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Dollar rises most since May as taper fuels emerging markets rout

February 2, 2014

The dollar had its biggest monthly gain against a basket of peers since May as a global selloff of emerging-market currencies prompted investors to seek the relative safety of haven assets. The yen gained versus the dollar for the first time in six months as the global rout spurred investors to reverse carry trades. The Argentine peso and Hungary's forint were January's two biggest emerging-market losers. The greenback climbed versus all 31 major peers except the yen as the Federal Reserve scaled back monthly bond purchases a second time, citing labor-market improvements. US payrolls gains more than doubled last month, according to a Bloomberg survey before next week's report. "The dollar has benefited from the broad-based flight out of risk assets and into safer ones," Omer Esiner , chief market analyst in Washington at the currency brokerage Commonwealth Foreign Exchange Inc , said on Friday in a phone interview. "That we didn't really get even an acknowledgment of the selloff in emerging markets by the Fed shows that it sees little risk of contagion at this point, which is also dollar- positive." The Bloomberg Dollar Spot Index, which monitors the greenback against 10 major counterparts, climbed 1.2 per cent in January to 1,031.57 in New York . The dollar appreciated 1.9 per cent to $1.3486 per euro and touched $1.3479 on Friday, its strongest level since November 22 . The US currency dropped 3.1 per cent to 102.04 yen , the biggest slump since April 2012 . The Japanese currency rose 5.2 per cent to 137.63 per euro. The MSCI All-Country World Index tumbled 4.1 per cent in January and the Standard & Poor's 500 Index slid 3.6 per cent. Benchmark US 10-year Treasury notes rose, pushing yields down 38 basis points, or 0.38 percentage point, to 2.64 per cent, the lowest closing level since November 7 . Emerging-market currencies continued a slump initially spurred by anti-government protests from Ukraine to Thailand and deepened by the January 23 devaluation of Argentina's peso, which dented confidence throughout Latin America . The peso fell 13 per cent that day and 19 per cent for the month. A custom Bloomberg index with equal weightings of the dollar's 20 most-traded emerging-market peers has declined in 14 of the past 15 days and slipped three per cent last month. The Hungarian forint led all emerging-market decliners this week as Gyula Pleschinger, a member of the central bank's Monetary Council , said on January 29 that the currency has depreciated "too fast, too big" and that the central bank is monitoring its move and the market environment. The currency slipped 3.8 per cent this week, pushing its monthly drop to 6.6 per cent. Poland zloty was the second-biggest decliner this week, falling 2.7 per cent to extend its monthly decline to 4.1 per cent. Russia's ruble posted gains on just four days last month as it sunk 6.5 per cent. The Turkish lira rose this week versus all of its 174 global peers except the Malawian kwacha, gaining 3.6 per cent against the greenback, after its central bank more than doubled interest rates. Still, it plummeted 4.8 per cent on the month. The Fed announced on January 29 that it will trim its monthly bond buying by $10 billion to $65 billion , sticking to its plan for a gradual withdrawal from departing Chairman Ben S. Bernanke's unprecedented easing policy.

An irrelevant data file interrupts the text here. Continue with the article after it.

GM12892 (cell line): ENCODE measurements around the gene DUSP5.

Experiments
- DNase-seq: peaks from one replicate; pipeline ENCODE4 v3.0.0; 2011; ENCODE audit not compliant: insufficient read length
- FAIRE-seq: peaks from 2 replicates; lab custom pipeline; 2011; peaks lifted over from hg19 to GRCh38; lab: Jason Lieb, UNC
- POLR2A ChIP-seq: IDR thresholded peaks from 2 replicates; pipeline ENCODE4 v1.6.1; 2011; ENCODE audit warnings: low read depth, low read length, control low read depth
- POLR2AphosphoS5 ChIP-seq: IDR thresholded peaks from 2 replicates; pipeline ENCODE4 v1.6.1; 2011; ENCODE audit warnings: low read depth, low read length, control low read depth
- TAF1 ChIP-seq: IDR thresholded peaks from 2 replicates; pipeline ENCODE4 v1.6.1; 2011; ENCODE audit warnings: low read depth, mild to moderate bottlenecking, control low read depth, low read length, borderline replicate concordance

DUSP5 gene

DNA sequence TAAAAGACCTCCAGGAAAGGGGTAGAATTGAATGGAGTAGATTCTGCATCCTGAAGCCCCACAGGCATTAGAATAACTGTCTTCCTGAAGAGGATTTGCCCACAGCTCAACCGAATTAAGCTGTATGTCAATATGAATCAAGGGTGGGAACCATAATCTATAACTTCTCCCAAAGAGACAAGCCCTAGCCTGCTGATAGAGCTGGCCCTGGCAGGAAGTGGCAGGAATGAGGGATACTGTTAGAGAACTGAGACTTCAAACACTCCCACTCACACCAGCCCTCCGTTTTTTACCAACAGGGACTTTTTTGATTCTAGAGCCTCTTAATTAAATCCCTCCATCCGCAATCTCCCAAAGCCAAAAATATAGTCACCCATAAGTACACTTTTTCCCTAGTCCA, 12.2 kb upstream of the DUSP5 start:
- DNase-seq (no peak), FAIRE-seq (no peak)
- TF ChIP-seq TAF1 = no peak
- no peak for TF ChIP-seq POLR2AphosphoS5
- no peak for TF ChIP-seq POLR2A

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Source: Khaleej Times (United Arab Emirates)


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